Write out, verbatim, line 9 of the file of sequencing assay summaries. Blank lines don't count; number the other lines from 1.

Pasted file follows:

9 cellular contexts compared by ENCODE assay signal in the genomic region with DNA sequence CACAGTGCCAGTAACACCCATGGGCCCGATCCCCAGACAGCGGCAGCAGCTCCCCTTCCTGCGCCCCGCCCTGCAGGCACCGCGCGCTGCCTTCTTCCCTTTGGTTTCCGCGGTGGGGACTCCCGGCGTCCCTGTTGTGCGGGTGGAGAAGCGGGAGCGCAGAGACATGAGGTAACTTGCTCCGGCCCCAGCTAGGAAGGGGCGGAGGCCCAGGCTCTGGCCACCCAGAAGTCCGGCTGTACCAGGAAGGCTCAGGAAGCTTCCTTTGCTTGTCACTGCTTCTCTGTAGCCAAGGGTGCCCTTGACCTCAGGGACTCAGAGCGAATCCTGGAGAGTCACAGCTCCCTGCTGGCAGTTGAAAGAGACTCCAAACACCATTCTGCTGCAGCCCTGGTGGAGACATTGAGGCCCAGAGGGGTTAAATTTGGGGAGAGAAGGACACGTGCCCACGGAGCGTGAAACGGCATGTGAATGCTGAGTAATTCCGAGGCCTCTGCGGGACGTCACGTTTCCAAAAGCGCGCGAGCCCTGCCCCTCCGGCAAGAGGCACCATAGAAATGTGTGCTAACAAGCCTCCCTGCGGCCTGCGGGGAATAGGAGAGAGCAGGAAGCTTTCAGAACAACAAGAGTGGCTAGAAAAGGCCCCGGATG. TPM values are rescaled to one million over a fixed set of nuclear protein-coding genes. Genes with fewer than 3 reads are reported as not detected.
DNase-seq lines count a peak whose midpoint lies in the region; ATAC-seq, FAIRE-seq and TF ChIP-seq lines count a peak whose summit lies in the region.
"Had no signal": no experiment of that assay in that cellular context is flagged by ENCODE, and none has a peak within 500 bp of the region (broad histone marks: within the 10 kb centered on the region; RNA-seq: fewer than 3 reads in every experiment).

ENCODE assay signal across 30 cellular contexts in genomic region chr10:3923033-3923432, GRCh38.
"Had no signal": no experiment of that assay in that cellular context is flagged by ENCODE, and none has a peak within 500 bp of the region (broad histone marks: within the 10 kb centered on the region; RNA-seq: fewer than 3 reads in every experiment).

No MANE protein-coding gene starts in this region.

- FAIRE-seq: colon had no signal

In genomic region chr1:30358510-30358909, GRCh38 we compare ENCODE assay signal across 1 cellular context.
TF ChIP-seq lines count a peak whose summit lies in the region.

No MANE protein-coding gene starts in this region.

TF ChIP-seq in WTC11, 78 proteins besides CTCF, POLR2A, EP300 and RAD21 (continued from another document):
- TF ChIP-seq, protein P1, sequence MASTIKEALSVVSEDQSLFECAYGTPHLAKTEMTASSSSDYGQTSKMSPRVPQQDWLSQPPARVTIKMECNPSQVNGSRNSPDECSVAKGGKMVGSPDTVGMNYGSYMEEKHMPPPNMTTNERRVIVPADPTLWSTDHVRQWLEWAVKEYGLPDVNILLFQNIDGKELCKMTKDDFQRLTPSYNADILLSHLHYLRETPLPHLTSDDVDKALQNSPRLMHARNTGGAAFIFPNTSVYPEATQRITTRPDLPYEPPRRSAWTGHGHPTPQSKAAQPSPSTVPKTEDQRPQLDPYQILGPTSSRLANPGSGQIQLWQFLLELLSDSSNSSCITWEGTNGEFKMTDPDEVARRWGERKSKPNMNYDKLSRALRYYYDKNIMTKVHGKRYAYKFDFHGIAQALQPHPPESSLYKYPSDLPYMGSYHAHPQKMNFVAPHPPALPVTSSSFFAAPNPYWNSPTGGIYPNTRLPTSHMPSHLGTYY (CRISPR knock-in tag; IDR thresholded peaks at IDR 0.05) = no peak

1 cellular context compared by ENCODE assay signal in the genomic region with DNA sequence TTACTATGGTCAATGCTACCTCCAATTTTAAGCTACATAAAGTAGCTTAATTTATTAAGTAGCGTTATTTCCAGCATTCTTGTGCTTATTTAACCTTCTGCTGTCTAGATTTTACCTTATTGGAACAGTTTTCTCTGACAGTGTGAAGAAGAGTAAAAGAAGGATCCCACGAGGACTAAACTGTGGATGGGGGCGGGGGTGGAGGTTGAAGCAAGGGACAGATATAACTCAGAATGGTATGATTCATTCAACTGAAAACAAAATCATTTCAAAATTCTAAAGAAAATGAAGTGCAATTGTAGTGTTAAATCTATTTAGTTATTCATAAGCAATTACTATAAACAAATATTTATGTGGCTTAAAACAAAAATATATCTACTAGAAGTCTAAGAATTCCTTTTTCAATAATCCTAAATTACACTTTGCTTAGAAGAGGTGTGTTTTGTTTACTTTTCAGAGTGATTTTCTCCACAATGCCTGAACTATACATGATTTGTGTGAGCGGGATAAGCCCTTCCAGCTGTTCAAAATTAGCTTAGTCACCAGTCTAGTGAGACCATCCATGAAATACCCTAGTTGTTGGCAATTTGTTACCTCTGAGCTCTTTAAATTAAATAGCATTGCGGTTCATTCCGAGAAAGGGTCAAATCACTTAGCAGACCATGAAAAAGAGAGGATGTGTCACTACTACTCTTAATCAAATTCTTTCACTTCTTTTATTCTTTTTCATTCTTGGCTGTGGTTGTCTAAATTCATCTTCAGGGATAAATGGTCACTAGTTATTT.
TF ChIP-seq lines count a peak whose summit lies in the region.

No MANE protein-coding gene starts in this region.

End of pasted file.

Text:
TF ChIP-seq lines count a peak whose summit lies in the region.